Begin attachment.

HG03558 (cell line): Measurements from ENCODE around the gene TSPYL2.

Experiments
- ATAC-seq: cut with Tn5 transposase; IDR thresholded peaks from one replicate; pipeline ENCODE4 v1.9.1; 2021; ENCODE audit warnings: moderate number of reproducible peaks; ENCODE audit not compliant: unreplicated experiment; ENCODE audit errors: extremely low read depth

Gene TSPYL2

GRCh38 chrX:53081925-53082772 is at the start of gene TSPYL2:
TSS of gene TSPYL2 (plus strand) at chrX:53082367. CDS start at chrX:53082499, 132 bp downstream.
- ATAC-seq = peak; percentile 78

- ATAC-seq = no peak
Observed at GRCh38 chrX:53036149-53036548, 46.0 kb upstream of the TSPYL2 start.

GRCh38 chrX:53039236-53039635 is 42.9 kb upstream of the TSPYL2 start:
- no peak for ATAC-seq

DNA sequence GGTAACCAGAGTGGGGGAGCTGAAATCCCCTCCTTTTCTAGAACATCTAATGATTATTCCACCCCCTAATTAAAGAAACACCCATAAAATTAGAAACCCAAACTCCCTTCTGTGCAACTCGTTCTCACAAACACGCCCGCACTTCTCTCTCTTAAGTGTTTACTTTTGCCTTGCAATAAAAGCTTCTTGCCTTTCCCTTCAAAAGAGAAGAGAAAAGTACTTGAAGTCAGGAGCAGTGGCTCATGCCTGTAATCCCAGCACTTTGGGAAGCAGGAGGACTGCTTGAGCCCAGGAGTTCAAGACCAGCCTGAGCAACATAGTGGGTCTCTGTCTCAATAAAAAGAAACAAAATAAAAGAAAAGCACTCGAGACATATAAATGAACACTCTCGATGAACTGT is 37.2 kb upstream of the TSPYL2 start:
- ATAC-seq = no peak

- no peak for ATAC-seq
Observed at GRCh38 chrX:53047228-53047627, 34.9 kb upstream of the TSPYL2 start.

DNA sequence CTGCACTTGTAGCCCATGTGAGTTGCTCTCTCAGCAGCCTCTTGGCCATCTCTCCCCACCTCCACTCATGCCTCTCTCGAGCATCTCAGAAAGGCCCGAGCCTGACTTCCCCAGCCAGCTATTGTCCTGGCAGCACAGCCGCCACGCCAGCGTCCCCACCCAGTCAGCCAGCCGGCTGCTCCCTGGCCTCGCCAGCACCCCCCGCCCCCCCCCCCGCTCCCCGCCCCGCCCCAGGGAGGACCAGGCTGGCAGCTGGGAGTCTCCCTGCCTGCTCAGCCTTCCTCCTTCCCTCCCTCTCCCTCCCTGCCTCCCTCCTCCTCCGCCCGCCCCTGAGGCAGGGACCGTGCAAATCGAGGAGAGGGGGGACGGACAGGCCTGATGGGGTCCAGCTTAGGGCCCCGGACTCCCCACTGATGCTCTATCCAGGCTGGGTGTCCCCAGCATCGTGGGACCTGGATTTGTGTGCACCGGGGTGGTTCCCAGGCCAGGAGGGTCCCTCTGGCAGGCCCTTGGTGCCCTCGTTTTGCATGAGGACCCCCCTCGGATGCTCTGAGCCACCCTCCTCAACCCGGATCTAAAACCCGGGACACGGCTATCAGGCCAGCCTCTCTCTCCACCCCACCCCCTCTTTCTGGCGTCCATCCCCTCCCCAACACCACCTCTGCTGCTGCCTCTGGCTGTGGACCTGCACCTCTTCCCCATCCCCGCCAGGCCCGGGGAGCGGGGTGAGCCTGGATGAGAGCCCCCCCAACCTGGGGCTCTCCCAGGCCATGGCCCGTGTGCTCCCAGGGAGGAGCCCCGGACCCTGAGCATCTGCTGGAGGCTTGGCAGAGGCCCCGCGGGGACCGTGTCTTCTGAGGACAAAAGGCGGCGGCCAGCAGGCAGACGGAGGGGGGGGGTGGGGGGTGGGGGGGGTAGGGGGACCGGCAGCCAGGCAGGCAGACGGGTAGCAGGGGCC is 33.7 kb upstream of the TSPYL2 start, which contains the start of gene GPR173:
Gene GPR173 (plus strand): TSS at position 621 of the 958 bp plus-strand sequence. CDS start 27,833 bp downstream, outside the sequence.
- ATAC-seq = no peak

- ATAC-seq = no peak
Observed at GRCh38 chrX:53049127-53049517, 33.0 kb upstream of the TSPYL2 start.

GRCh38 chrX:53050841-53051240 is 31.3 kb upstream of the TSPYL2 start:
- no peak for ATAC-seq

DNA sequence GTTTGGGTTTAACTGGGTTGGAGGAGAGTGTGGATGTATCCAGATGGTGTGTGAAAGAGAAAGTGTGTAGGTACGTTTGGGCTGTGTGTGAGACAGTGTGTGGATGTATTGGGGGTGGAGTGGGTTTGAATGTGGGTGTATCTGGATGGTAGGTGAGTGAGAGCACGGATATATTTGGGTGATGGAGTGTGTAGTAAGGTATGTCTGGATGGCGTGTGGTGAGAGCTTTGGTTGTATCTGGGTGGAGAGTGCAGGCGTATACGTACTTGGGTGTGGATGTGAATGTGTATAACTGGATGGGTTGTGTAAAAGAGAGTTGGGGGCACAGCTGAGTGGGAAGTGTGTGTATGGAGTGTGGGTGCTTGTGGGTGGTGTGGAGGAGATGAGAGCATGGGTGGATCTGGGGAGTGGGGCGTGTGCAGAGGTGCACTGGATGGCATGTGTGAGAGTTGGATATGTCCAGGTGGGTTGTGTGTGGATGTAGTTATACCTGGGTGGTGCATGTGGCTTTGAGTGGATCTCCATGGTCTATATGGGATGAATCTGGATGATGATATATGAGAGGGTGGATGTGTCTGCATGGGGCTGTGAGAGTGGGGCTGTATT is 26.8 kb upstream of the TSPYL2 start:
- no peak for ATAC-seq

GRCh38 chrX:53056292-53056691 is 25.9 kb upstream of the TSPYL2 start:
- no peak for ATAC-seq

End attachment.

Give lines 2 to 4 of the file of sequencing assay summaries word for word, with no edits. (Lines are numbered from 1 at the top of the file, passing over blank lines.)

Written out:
Experiments
- ATAC-seq: cut with Tn5 transposase; IDR thresholded peaks from one replicate; pipeline ENCODE4 v1.9.1; 2021; ENCODE audit warnings: moderate number of reproducible peaks; ENCODE audit not compliant: unreplicated experiment; ENCODE audit errors: extremely low read depth

Gene TSPYL2